By the time, I was fifty pages into Thank You for Being Late: An Optimist’s Guide to Thriving in the Age of Acceleration, I wasn’t feeling all that optimistic. On the one hand, I was comforted to know the experts say that our whole world is being altered so quickly that no one feels like they can keep up. (Friedman, pg 28) I found it reassuring to know that it’s not my age. It’s not my brain. It’s not anything about me. These changes, these accelerated changes are happening at a rate beyond most people’s ability to adapt.
I found that comforting and I also found it depressing because it’s depressing to read that try as you might, you will never be able to keep up. It makes me not even want to try.
And as I was feeling a bit depressed and overwhelmed, God put this thought in my head. I had read it a few days earlier in Keion Jackson’s daily calendar “Because Jesus”:
I can’t say
You’ll never be weary.
I can’t say
It doesn’t get tough.
I can’t even say
You’ll always know where your next smile is coming from.
But what I can say
Is that I’ve tried Jesus,
And He works.
(“Because Jesus”, Keion Jackson, Dayspring Cards, April 20)
I’ve tried Jesus, and He works. I’ve connected my branch to the vine that is Jesus, and He works. I’ve chosen to live in God and have God’s Holy Spirit live in me, and it works.
It works because human beings were created to be connected. Christians have always known that we are called to be one body in Christ, a united Church of Christ. This past year, everyone was reminded how much we all need connection and community.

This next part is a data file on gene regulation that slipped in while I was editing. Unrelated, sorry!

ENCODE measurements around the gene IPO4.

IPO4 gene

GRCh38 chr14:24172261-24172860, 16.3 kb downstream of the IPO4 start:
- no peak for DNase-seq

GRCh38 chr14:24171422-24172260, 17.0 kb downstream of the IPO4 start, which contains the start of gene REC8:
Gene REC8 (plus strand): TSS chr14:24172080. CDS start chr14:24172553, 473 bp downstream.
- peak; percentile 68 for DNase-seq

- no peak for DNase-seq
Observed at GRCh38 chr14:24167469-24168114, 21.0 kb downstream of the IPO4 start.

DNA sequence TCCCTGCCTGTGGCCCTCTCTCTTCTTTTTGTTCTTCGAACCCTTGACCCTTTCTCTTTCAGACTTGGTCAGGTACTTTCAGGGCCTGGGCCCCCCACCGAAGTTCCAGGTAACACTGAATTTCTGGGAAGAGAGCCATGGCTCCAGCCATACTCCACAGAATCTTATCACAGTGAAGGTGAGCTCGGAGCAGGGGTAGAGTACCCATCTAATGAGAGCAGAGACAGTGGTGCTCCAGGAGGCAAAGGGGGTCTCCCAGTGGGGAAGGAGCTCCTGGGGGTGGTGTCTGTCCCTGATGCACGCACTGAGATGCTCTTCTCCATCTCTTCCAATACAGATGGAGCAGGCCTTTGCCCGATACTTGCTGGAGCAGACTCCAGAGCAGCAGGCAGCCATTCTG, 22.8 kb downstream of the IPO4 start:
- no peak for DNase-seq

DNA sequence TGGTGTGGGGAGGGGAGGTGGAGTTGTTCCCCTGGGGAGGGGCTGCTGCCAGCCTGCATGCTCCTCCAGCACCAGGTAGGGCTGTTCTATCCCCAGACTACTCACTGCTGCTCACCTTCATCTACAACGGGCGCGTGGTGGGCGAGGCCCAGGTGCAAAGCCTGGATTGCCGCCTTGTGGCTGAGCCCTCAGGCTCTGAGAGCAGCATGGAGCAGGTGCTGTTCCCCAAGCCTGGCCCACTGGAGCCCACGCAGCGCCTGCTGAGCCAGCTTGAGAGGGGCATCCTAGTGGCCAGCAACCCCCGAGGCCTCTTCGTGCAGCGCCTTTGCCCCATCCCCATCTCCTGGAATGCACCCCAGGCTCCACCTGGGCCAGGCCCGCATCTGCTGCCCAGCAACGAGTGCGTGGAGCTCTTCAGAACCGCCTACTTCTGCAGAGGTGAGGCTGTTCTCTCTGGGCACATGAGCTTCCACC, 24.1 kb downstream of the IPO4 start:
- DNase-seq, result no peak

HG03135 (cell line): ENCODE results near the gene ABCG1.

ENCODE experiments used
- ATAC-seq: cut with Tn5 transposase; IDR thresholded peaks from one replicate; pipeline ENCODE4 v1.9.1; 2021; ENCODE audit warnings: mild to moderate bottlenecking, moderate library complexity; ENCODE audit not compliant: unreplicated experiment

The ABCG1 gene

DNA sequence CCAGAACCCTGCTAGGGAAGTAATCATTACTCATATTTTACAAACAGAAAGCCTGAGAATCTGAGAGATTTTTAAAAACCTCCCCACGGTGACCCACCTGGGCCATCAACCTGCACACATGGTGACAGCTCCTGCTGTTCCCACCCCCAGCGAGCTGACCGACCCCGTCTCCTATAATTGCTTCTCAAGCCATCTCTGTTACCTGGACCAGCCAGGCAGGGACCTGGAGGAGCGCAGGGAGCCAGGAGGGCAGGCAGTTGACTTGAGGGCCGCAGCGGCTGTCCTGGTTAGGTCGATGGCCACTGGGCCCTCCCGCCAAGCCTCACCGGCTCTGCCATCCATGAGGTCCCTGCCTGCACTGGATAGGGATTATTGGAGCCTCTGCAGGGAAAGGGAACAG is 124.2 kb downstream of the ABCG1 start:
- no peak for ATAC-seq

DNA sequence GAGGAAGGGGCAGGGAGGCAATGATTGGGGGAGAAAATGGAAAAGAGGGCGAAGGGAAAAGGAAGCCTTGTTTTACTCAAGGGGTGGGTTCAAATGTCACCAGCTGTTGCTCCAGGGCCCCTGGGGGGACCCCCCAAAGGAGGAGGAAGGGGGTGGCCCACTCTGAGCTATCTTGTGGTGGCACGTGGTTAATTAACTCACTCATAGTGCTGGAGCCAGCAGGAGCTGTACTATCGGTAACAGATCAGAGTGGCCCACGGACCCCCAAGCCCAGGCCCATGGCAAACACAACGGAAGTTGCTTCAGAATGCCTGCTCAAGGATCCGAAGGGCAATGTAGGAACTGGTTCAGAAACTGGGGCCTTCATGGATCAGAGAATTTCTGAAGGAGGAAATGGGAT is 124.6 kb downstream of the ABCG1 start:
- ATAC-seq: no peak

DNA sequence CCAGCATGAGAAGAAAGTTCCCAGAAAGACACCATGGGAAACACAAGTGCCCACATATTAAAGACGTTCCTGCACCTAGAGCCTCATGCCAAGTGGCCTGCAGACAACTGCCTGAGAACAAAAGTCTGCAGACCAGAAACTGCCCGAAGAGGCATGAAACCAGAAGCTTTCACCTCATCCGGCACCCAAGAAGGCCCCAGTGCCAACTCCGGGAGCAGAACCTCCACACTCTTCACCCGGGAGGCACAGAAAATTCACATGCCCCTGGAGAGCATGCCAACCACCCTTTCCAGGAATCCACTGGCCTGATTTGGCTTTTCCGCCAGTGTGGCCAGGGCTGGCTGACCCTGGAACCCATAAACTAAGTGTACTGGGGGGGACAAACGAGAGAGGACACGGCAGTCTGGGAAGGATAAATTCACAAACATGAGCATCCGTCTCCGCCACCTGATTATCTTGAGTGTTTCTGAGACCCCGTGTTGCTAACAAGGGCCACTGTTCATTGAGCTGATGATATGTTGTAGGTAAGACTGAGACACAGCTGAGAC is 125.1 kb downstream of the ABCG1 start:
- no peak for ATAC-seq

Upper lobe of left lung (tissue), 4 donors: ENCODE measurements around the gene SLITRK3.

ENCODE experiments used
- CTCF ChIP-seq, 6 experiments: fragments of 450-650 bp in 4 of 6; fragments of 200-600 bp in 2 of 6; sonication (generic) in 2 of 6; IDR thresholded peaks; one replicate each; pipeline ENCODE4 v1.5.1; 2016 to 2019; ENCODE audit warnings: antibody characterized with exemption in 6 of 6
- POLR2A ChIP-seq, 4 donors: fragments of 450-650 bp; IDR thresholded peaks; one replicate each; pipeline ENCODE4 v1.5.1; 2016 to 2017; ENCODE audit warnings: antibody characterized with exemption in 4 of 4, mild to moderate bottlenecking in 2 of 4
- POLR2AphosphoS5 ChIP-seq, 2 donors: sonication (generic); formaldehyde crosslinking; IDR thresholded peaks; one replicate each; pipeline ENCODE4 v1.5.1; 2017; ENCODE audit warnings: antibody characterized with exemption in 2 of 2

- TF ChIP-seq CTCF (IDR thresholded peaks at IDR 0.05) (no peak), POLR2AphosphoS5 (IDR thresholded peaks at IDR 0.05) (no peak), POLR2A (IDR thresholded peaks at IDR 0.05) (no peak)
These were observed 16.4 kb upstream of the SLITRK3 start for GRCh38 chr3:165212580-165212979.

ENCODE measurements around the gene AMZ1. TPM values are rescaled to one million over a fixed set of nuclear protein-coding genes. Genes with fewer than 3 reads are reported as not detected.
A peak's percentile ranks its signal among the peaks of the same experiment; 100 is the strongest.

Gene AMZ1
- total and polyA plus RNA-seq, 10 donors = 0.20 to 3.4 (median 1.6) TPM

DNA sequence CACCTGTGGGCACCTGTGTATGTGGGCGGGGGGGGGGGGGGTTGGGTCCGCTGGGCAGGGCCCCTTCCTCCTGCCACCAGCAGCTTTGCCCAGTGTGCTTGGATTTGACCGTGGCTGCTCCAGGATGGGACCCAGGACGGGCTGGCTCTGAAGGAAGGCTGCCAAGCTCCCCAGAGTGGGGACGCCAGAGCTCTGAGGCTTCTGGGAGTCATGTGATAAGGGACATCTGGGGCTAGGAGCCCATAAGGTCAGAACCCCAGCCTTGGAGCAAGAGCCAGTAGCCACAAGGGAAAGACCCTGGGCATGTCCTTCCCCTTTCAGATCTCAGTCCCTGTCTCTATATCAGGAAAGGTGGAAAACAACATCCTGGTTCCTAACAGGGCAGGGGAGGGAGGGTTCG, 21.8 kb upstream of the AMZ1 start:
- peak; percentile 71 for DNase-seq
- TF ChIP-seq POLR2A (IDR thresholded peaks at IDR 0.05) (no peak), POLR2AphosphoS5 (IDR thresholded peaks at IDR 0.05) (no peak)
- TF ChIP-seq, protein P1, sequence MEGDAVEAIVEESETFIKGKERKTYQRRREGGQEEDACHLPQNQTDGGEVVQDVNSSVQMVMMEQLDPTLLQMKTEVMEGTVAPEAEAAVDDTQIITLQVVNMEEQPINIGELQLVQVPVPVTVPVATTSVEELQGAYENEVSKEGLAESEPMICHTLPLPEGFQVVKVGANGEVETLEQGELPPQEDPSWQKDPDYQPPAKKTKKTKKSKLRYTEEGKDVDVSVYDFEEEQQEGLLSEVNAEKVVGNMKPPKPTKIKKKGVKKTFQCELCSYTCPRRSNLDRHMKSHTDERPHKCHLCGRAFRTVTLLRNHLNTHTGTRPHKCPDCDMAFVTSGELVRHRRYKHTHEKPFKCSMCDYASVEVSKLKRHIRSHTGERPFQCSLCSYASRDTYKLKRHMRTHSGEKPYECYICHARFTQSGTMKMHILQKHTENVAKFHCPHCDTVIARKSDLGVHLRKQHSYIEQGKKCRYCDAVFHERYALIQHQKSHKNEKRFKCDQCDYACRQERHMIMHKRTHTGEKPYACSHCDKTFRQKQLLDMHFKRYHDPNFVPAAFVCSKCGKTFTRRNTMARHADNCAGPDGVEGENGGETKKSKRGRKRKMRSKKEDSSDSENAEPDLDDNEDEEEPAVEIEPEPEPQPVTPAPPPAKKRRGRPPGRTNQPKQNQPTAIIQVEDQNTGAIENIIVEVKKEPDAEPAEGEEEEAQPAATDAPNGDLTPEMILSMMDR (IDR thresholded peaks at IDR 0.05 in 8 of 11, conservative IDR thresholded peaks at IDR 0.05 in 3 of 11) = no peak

The image of the sturdy vine reminds us as individual Christians, as the Church of Jesus Christ, and as humans, that we are created to be connected, to be nurtured. When Jesus tells his followers:
Just as the branch cannot bear fruit by itself unless it abides in the vine, neither can you unless you abide in me. I am the vine, you are the branches. Those who abide in me and I in them bear much fruit, because apart from me you can do nothing. (John 15:4-5)
These are not words of judgment. They are words of nurture. They are words of growth. They are words that remind us, when we are feeling dizzy, out of control, overwhelmed, and completely disoriented by the accelerating rate of change happening all around us, these words remind us to stay connected, to be connected – to God, to Jesus, to the Holy Spirit.